Overview of Indexing

NOTE: the information on this page pertains to AllegroGraph version 3.x. There is no corresponding 4.x page at this time.

AllegroGraph builds indices so that any query can find its first match in a single I/O operation. We can abbreviate the index flavors using s for subject, p for predicate and so on. What matters with an index is the sort order of the triples. For example, the spogi index first sorts on subject, then predicate, object, graph, and finally, id.

Suppose we have the triple 'jans isa man' from the file 'file1'. On disk, this triple is represented as

s := jans  
p := isa  
o := man  
g := file1  
i := 213863271    

There are many queries that will return this triple. Here is a table that lists each possible query and the index flavor that AllegroGraph will use to optimize it.

spogi    get-triples jans, ---, ---, ---  
         get-triples jans, isa, ---, ---  
         get-triples jans, isa, man, ---	  
posgi    get-triples ---,  isa, ---, ---	  
         get-triples ---,  isa, man, ---	  
ospgi    get-triples ---,  ---, man, ---	  
         get-triples jans, ---, man, ---	  
gspoi    get-triples jans, ---, ---, file1  
         get-triples jans, isa, ---, file1  
         get-triples jans, isa, man, file1  
gposi    get-triples ---,  isa, ---, file1  
         get-triples ---,  isa, man, file1  
gospi    get-triples ---,  ---, man, file1  
         get-triples jans, ---, man, file1 

Out of the box, AllegroGraph builds all six indices in the background as triples are added. Of course, you can customize which indices are built, when they are built and how they are updated. For example, if you never used named-graphs then the three indices that start with g will never be used and you could remove them to save both disk space and processing time. Its also relatively rare to need the ospgi index (because there are other ways to find all predicates or all predicates for a particular subject).

Indexing strategies

If your triple-store is not too large and insertion rate is moderate then you can rely on AllegroGraph's standard indexing strategy and your triples will be automatically indexed shortly after they have been added. On the other hand, If your triple-store is large or the insertion rate is high then you will want to think about your indexing strategy.

The standard strategy

When you add a triple to AllegroGraph it goes into an unindexed log. The standard indexing strategy is to build indexes whenever there are more than a threshold number of triples (this is tunable). Each batch of triples indexed in this way will form a single index chunk (per index flavor). Each chunk contributes to the total cost of querying a triple-store so AllegroGraph will also merge chunks automatically where there are too many (this is another tunable parameter). AllegroGraph provides many functions to understand the current index state and to update the state to achieve better performance. For example:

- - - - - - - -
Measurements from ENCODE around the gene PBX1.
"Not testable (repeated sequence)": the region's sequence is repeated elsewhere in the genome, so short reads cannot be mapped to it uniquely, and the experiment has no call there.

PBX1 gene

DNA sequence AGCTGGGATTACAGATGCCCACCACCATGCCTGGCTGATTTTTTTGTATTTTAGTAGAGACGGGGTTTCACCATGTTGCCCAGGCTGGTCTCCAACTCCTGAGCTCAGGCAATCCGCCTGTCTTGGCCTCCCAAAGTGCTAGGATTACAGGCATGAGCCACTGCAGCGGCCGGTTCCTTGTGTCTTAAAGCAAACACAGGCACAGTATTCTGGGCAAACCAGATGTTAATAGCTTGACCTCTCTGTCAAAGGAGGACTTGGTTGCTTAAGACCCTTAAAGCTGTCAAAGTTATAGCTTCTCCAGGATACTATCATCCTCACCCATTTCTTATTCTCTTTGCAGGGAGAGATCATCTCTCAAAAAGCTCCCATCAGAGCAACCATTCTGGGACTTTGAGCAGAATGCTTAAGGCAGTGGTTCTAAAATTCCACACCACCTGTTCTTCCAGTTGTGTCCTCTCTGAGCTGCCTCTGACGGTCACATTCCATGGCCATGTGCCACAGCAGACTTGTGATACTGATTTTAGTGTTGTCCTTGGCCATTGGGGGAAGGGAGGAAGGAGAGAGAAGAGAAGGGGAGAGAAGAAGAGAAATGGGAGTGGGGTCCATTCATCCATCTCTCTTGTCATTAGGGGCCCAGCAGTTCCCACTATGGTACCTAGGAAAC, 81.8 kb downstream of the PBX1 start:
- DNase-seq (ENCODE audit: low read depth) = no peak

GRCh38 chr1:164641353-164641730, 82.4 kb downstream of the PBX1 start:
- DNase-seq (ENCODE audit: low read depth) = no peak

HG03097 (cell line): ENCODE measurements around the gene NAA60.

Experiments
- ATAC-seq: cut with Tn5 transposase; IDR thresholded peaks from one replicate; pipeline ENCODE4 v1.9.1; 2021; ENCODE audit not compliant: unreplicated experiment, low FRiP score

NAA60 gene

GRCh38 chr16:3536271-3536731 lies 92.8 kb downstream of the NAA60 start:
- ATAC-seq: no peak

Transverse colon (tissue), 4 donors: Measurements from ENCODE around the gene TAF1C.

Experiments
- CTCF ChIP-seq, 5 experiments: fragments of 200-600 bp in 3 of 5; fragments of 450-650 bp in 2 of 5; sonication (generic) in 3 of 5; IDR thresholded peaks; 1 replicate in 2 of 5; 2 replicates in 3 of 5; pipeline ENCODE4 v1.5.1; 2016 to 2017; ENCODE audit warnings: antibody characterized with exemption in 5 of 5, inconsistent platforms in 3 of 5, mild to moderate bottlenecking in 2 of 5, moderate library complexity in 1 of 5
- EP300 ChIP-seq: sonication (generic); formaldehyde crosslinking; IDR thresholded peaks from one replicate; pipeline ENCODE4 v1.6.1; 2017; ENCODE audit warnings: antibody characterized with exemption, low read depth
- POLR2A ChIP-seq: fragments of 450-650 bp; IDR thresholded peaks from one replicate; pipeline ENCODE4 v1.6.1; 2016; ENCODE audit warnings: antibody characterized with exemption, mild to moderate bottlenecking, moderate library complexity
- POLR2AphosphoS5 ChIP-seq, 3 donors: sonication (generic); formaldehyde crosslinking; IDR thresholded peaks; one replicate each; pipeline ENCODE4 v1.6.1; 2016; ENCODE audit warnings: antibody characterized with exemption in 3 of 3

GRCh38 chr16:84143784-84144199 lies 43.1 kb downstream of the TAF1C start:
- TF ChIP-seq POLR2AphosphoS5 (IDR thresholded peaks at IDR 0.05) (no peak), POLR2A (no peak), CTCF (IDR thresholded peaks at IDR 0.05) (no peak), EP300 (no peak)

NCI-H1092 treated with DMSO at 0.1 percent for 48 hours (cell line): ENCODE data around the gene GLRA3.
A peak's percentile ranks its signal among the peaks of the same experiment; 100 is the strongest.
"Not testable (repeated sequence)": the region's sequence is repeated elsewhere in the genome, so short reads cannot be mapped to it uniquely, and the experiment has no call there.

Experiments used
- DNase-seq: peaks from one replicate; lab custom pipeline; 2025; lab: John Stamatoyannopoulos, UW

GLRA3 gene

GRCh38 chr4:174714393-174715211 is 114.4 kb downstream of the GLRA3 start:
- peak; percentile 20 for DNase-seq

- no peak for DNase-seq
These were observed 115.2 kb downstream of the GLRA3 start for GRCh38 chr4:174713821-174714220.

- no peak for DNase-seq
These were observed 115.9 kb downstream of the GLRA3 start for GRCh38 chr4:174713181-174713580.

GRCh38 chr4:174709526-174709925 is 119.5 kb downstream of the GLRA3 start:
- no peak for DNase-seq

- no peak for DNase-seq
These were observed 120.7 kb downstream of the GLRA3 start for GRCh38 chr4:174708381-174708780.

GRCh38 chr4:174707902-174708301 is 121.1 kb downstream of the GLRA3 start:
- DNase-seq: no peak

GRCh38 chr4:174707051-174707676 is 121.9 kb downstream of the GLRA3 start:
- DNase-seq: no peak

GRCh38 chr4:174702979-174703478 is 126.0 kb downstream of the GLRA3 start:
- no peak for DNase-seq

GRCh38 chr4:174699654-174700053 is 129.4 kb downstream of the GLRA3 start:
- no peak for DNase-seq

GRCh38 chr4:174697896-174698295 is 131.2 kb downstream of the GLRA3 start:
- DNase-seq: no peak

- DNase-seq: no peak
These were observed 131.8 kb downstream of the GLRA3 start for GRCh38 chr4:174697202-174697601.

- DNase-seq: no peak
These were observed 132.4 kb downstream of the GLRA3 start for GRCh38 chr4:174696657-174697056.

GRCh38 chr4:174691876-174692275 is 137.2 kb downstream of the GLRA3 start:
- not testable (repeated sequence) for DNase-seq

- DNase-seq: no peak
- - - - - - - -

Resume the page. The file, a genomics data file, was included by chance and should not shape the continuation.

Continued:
• Indexing-needed-p: tells you if there are unindexed triples.
  • Index-new-triples: indexes all the currently unindexed triples but does not merge the new indices with the currently existing indices.
  • Index-all-triples: first calls index-new-triples and then merges all indices together.
  • average-index-fragment-count - Returns the average number of index chunks (smaller is better)
  • index-coverage-percent - Returns the average proportion of triples that are indexed for each flavor (closer to 100 is better)
  • Merge-new-triples: will merge all the indices that were built since the last full index-all-triples. Usually this will happen automatically for you but you can speed up your application by calling this in your application code.

A Common Scenario

In our experience the most common pattern of usage for AllegroGraph is to start with a large initial load of triples from a set of RDF files, CSV files or a relational database. Once the data has been loaded (and indexed) the triple-store will go into interactive mode with default indexing behavior. So an example in pseudo code.

  • Initial Load

    1. create a new database
    2. for every file in file list
      load-ntriple-file file
    3. index-all-triples
  • Daily use

    1. load many triples
    2. index-new-triples

So imagine this use case: you are working with a really big triple-store on a day-to-day production environment. You loaded the first several 100-million triples in bulk-mode (first loading, then indexing). Then you switch over to interactive mode. Multiple clients might be adding triples. If query performance deteriorates too much, you can lower the indexing and merging thresholds or call index-new-triples yourself. Don't do this too often because otherwise the indices get too fragmented. A quick optimization is to call merge-new-triples so that the newest indices get merged. Then at night or maybe once a week you will want to do a full index-all-triples.

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